A drive to recruit more male primary teachers in England is being launched by the Training and Development Agency for Schools.
The TDA is asking why men may be put off teaching at primary level
The TDA is trying to redress the gender imbalance in the profession at primary school level.
It has carried out research which suggests 83% of parents would like to see more men in primary teaching.
Currently just 15.7% of all primary school teachers in England are men.
The TDA is to form an advisory panel of current male primary teachers to consider how to attract more men to teach at primary level.
The TDA survey, which questioned 1000 parents of primary age children, suggests one in four parents are concerned that their children do not have enough interaction with male teachers.
And almost two thirds - 61% - said they believed male teachers had a crucial role to play in helping children feel more confident with men.
More than a quarter of parents - 26% - worry that their children will lack a male perspective on life, according to the survey's findings, and 22% say they are concerned their children do not have enough contact with positive male figures of authority.
Almost half of pupils aged between 5 and 11 (47%) do not have any contact with male teachers, the survey suggests.
Graham Holley, TDA executive director, said: "Teaching is now a popular career choice for graduates, which is excellent news for schools.
"But it is vital that teachers are representative of the communities they teach."
"We need more men to become primary school teachers to redress the current gender imbalance and our aim is that the new advisory panel will help up achieve this goal."
Chief executive of the Teacher Support Network charity, Patrick Nash, said the organisation often heard from men who were the only male teacher in their school.
"These men feel a sense of isolation and find it hard to talk to female colleagues about certain issues or admit they are having difficulties at work," he said.
They may also face problems related to discipline, if they were always deemed the best person to deal with badly-behaved boys, he added.
According to the Department for Education and Skills, 15.7% of primary school teachers in England are male - 26,200 teachers, compared with 141,000 female primary teachers.
In 1998, the then Secretary of State for Education, Estelle Morris, said more male teachers would help improve the performance of boys in school.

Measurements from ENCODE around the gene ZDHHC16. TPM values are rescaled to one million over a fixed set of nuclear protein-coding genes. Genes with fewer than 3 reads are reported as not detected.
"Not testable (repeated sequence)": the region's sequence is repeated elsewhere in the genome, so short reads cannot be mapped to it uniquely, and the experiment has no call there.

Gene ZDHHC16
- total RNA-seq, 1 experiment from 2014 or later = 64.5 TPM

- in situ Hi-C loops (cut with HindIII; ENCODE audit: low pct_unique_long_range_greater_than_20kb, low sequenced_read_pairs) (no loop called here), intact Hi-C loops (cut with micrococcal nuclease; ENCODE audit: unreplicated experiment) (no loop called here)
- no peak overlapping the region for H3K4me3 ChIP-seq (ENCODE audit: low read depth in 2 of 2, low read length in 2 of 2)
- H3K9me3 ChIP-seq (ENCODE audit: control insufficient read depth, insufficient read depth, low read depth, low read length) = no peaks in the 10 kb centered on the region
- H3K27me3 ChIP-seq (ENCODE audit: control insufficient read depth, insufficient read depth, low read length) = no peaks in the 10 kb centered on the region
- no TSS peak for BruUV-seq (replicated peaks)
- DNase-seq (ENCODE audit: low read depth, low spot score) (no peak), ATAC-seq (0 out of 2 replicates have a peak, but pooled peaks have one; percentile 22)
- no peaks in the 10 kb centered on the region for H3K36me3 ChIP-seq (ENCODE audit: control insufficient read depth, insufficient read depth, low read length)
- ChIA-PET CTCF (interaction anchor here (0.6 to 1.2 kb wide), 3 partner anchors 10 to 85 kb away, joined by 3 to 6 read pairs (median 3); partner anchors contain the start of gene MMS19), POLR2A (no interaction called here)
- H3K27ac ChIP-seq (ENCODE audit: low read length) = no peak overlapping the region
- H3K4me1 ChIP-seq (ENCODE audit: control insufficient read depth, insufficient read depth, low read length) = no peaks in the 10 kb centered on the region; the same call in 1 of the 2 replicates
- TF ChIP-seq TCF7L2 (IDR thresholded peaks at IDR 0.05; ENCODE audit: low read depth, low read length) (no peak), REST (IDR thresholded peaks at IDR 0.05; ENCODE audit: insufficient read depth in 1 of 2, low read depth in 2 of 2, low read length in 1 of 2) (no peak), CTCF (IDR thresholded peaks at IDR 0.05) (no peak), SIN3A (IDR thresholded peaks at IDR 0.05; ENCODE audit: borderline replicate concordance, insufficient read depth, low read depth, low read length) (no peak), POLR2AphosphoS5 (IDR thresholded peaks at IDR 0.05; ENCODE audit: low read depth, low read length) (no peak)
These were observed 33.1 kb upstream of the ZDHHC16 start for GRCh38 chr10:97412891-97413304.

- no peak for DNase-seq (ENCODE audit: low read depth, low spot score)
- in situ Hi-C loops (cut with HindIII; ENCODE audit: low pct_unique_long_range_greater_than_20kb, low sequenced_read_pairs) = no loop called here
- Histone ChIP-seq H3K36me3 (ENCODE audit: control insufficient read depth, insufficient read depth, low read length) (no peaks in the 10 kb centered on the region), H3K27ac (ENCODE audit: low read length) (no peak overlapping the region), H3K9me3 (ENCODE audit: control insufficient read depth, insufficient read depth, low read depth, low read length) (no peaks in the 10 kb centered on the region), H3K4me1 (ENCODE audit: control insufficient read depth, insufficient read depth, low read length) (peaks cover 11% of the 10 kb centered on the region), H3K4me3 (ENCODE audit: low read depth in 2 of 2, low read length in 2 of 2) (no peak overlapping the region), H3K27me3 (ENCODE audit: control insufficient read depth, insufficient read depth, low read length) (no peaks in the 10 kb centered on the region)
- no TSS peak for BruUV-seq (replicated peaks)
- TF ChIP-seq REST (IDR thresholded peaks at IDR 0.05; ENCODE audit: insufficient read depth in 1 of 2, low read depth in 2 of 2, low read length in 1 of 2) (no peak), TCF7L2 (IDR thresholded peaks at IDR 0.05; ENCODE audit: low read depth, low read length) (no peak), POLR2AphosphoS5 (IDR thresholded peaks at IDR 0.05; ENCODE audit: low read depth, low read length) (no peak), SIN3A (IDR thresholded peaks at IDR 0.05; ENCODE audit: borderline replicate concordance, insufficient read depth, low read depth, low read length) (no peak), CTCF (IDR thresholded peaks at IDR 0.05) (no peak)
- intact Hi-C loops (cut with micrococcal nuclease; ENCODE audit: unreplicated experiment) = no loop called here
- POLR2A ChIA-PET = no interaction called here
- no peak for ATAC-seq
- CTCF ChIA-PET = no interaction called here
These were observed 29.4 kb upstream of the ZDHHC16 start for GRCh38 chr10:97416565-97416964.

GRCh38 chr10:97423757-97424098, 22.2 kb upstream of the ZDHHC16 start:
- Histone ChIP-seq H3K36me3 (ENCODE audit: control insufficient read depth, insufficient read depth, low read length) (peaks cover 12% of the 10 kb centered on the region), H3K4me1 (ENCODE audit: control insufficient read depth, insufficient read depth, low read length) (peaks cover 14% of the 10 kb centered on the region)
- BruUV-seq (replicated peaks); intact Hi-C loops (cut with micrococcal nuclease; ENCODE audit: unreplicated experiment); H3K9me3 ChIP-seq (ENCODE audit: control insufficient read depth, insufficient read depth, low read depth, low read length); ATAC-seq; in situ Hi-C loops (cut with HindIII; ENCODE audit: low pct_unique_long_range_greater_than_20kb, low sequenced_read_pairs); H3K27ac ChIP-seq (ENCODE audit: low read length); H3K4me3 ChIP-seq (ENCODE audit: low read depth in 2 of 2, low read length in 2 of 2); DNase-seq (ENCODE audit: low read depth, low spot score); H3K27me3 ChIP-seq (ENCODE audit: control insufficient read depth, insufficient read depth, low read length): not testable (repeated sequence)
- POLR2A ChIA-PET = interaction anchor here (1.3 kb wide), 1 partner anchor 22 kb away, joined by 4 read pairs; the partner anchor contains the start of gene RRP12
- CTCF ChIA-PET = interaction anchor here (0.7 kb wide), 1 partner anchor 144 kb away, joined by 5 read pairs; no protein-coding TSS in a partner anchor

But subsequent research by Brunel University cast doubt on that assumption.
In 2003, the agency - then called the Teacher Training Agency - made a similar appeal.
Figures from the TDA show a steady increase in the numbers of men beginning training to become primary school teachers in recent years.
In 2004-05, there were 1976 trainees, up from 1565 in 2001-02.
I'm not sure if there even was a male teacher when I was in primary school, and it doesn't seem to have worried or affected me in the slightest. I'm guessing that if there is anything behind these concerns, it's more a lack of male role models. So many thanks to my dad for always being there for me. Perhaps the government should quit messing around with the education system (please, for once), and start to concern themselves with society as a whole.
Dawn, St Andrews, Scotland
I am a male primary school teacher. I have had many parents approach me at the beginning of each school year and express their happiness that their child is being taught by a male teacher. Many children do not have male role models in their lives and I fully support the drive to recruit more male teachers. I have worked in four schools. This school is the only one where I have not been the only male member of staff!
David Mitchell, Horwich, Bolton
As a primary school governor I, of course, believe that teachers should be appointed on merit, not gender. However, our children's experiences of male teachers are extremely positive. At our school there is a male head teacher and two other teachers in Key Stage 2, one on a management grade. Not only are they wonderful teachers, but it is true that there are some issues boys feel more comfortable discussing with male teachers.
Dr Gill Gillespie, Newcastle-upon-Tyne, England